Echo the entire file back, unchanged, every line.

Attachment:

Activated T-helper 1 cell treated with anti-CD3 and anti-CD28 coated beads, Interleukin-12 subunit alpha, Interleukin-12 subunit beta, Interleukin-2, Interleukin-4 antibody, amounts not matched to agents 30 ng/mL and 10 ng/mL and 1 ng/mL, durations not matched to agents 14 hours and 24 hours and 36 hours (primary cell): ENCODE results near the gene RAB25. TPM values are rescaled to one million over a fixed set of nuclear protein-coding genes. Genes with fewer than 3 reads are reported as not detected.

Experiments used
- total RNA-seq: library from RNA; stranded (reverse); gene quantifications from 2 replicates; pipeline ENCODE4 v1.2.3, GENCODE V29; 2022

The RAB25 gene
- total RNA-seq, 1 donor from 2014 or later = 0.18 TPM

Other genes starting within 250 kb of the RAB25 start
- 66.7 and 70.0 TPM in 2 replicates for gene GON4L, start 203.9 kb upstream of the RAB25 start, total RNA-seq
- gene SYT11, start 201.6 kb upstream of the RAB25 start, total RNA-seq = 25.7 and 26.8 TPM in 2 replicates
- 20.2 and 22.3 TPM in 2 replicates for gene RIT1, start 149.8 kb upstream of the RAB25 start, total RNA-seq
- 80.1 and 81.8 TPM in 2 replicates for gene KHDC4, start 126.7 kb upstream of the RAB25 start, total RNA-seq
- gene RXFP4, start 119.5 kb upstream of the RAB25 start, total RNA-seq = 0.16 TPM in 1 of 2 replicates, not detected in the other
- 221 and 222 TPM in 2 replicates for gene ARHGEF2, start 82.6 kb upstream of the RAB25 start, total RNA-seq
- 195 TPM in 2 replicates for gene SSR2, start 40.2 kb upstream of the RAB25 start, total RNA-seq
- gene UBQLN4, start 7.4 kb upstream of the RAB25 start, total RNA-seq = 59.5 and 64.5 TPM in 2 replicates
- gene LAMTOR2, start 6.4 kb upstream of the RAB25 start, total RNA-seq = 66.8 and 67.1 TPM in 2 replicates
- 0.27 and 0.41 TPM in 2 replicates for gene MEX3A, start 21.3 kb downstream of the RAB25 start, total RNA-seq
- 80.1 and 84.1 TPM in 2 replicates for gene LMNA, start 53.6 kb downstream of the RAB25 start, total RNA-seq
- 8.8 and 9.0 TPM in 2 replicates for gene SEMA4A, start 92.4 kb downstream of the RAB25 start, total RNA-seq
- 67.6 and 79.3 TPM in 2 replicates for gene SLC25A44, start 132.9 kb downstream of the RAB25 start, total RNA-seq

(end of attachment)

Activated T-helper 1 cell treated with anti-CD3 and anti-CD28 coated beads, Interleukin-12 subunit alpha, Interleukin-12 subunit beta, Interleukin-2, Interleukin-4 antibody, amounts not matched to agents 30 ng/mL and 10 ng/mL and 1 ng/mL, durations not matched to agents 14 hours and 24 hours and 36 hours (primary cell): ENCODE results near the gene RAB25. TPM values are rescaled to one million over a fixed set of nuclear protein-coding genes. Genes with fewer than 3 reads are reported as not detected.

Experiments used
- total RNA-seq: library from RNA; stranded (reverse); gene quantifications from 2 replicates; pipeline ENCODE4 v1.2.3, GENCODE V29; 2022

The RAB25 gene
- total RNA-seq, 1 donor from 2014 or later = 0.18 TPM

Other genes starting within 250 kb of the RAB25 start
- 66.7 and 70.0 TPM in 2 replicates for gene GON4L, start 203.9 kb upstream of the RAB25 start, total RNA-seq
- gene SYT11, start 201.6 kb upstream of the RAB25 start, total RNA-seq = 25.7 and 26.8 TPM in 2 replicates
- 20.2 and 22.3 TPM in 2 replicates for gene RIT1, start 149.8 kb upstream of the RAB25 start, total RNA-seq
- 80.1 and 81.8 TPM in 2 replicates for gene KHDC4, start 126.7 kb upstream of the RAB25 start, total RNA-seq
- gene RXFP4, start 119.5 kb upstream of the RAB25 start, total RNA-seq = 0.16 TPM in 1 of 2 replicates, not detected in the other
- 221 and 222 TPM in 2 replicates for gene ARHGEF2, start 82.6 kb upstream of the RAB25 start, total RNA-seq
- 195 TPM in 2 replicates for gene SSR2, start 40.2 kb upstream of the RAB25 start, total RNA-seq
- gene UBQLN4, start 7.4 kb upstream of the RAB25 start, total RNA-seq = 59.5 and 64.5 TPM in 2 replicates
- gene LAMTOR2, start 6.4 kb upstream of the RAB25 start, total RNA-seq = 66.8 and 67.1 TPM in 2 replicates
- 0.27 and 0.41 TPM in 2 replicates for gene MEX3A, start 21.3 kb downstream of the RAB25 start, total RNA-seq
- 80.1 and 84.1 TPM in 2 replicates for gene LMNA, start 53.6 kb downstream of the RAB25 start, total RNA-seq
- 8.8 and 9.0 TPM in 2 replicates for gene SEMA4A, start 92.4 kb downstream of the RAB25 start, total RNA-seq
- 67.6 and 79.3 TPM in 2 replicates for gene SLC25A44, start 132.9 kb downstream of the RAB25 start, total RNA-seq